penguins, emperors, chinstraps, adelies and our friends the gentoos all live here. but like all of us, climate change is affecting these adorable creatures. ♪ >> the biggest impacts of climate change on penguin species in antarctica are really any species in antarctica are the impacts that we see on the sea ice and also on the antarctic. >> we've seen areas that used to be frozen that are now melted. and we've seen areas that used to be covered with snow, pretty consistently year after year, that are now just dark soil. it's amazing that this is happening in such a short amount of time. >> reporter: and our journey does not end here. we're going to get back on our ship and sail to the mainland of antarctica where we hope to meet some more of its residents. we'll bring them to you, of
course, guys. back to you. >> wow. we could watch the video of those penguins all day and beautiful images out there. our thanks to amy and the entire team working on this. we'll be right back with our "play of the day." "play of the day." with dupixent, i can du more....beginners' yoga. namaste... ...surprise parties. aww, you guys. dupixent helps prevent asthma attacks... ...for 3!... ...so i can du more of the things i love. dupixent is not for sudden breathing problems. it's an add-on-treatment for specific types of moderate-to-severe asthma that can improve lung function for better breathing in as little as two weeks. and can reduce, or even eliminate, oral steroids. and here's something important. dupixent can cause serious allergic reactions, including anaphylaxis. get help right away if you have rash, shortness of breath, chest pain, tingling or numbness in your limbs. tell your doctor if you have a parasitic infection, and don't change or stop your asthma treatments,
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♪ i'm on the edge of glory ♪ welcome back to "gma" and our "play of the day." the u.s. went up against mexico overnight in a world cup qualifiers match. the game played in cincinnati. the u.s. making the most of their home advantage shutting out mexico, a score of 2-0 before a sold out crowd but the action on the field just part of this story because here's what's happened before the game. ♪ o say can you see by the dawn's early light ♪ ♪ what so proudly we hailed ♪ >> just a stunning performance. king kell performing the national anthem.
the 22-year-old barista was facing homelessness when he caught the attention of an organization called dream machine and the musician aloe bacc. they helped make that young singer's dreams come true. as we said, just a stunning story and listen to that voice. > right. >> unreal. >> beautiful moment there. of course, "gma," two hours on saturdays so coming up here we will have more on former trump adviser steve bannon indicted by a federal grand jury for contempt of congress. plus, taylor swift on the red carpet for the premiere of her short film overnight. and then it's "deals & steals" with great gifts and gadgets for holiday hosting.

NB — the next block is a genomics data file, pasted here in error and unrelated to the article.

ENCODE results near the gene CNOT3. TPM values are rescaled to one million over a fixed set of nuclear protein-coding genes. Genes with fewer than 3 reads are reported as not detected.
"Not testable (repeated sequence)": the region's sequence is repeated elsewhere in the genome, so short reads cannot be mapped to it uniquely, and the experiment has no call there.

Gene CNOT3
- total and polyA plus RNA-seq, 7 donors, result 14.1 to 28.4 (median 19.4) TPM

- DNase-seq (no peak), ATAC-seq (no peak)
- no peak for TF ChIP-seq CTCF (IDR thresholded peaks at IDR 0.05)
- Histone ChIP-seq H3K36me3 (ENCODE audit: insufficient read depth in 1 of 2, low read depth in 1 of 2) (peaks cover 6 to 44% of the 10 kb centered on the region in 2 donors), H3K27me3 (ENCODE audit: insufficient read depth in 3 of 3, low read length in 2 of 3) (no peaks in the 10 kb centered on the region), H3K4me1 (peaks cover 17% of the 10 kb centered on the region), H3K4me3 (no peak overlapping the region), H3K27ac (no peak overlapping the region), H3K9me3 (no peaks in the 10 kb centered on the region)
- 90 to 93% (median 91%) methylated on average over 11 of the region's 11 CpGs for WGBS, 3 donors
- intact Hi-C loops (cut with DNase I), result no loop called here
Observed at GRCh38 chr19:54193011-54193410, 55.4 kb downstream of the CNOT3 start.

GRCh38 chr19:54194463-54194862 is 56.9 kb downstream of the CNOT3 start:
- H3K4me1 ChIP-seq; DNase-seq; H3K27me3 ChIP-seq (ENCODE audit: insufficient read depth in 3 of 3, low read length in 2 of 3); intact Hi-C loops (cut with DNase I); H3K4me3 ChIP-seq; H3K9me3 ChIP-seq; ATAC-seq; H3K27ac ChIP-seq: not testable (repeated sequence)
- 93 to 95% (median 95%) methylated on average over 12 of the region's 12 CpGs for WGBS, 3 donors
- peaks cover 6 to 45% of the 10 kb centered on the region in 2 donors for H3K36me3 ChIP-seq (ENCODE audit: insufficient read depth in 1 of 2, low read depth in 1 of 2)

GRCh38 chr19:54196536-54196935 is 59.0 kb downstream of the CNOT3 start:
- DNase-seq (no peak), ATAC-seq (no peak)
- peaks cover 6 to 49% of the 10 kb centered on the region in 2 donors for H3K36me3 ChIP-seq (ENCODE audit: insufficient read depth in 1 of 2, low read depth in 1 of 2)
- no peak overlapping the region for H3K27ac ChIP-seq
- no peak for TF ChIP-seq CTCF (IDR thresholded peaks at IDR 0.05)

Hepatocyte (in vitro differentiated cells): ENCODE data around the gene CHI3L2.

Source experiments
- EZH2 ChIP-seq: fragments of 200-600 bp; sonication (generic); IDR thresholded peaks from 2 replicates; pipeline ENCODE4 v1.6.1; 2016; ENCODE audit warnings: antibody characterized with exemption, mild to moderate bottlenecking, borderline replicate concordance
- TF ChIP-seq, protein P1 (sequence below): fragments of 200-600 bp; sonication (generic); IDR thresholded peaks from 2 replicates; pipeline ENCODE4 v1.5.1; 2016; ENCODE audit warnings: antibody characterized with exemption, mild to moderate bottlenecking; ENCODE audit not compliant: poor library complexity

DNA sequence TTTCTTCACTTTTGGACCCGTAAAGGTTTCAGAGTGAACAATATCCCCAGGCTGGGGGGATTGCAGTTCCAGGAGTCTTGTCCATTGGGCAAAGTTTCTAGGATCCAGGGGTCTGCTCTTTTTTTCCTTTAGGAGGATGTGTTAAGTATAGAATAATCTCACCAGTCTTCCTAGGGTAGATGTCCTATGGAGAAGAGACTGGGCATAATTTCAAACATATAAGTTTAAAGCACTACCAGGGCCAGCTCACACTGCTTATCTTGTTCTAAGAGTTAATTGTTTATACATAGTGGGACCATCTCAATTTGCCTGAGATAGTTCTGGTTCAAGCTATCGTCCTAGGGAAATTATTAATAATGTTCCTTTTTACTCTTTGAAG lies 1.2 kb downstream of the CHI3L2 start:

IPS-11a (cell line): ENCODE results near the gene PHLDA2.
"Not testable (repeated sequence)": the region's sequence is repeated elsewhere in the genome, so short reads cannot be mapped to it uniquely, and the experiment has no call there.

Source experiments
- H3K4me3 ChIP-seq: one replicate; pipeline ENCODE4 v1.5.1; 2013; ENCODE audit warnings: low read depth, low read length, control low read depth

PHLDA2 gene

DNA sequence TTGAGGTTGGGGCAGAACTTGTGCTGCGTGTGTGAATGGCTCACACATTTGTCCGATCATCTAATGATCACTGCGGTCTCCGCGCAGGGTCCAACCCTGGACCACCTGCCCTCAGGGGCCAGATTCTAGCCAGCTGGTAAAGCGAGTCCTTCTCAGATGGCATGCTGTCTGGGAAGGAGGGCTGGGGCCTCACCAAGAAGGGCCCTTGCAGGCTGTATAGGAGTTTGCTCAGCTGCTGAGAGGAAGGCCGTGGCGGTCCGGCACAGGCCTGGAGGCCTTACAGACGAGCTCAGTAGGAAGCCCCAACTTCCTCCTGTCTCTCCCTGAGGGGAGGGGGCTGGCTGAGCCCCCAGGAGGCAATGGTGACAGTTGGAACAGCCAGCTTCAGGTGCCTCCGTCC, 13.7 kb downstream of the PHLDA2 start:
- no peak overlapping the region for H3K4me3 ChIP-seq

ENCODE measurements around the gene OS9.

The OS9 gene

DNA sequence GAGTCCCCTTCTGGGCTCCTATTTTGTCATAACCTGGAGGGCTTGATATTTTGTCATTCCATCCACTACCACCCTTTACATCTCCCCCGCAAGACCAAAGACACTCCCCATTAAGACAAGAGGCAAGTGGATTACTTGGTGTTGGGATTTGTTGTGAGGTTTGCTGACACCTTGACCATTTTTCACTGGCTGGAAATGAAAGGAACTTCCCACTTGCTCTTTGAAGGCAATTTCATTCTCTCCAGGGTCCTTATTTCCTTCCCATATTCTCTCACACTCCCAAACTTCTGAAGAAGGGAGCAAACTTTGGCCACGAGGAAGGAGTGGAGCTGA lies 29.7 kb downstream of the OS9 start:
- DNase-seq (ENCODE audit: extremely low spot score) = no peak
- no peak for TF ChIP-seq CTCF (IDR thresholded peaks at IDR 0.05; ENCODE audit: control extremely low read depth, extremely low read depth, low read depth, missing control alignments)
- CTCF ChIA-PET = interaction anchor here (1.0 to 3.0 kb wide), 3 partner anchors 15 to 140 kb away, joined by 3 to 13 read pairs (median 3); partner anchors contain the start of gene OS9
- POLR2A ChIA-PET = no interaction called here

the sfp family will honor james gelt who was killed in the line of duty 27 years ago today. his death led the sfp date to change the way officers were armed. san francisco police have identified the driver accused of killing a sherman elementary school educator. she is charged with vehicular manslaughter. investigators say she ran a red light on union street at franklin yesterday killing alexander. dozens of nutrients will be planted today at the spot that burned in a fire a couple of years ago. 80 new trees will go into the ground on campus. volunteers with the student conservation association are teaming up with the arbor day foundation and ups to make this happen. let's get a check of the weekend forecast with lee sergeant -- lisa argen. lisa: visibility from zero to .8
of a mile. very foggy out there. look at the golden gate bridge. it is clear. 53 in mountain view. another look at the fog. upper 40's to near 50. the fog lifts by 11:00. we will enjoy another date with temperatures above average with a lot of sunshine. liz: thank you. next, claims of racist bullying at a palo alto high school. we are talking to excited kids getting a chance people everywhere living with type 2 diabetes are waking up to what's possible with rybelsus®.
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as $10 per prescription. ask your healthcare provider about rybelsus® today. announcer: building a better bay area, moving forward, finding solutions. this is abc 7 news. >> it is heartbreaking to see so much rampant violence in the city of oakland this year. liz: his own daughter was killed by gun violence. now, community activist is pleading for peace in the midst of a deadly year. plus, an update to breaking news we told you about last night. california highway patrol shares new details overnight about an east bay amber alert. good morning. it is saturday, november 13. you are watching abc 7 news at 8:00. i am liz kreutz. let's start with a look at the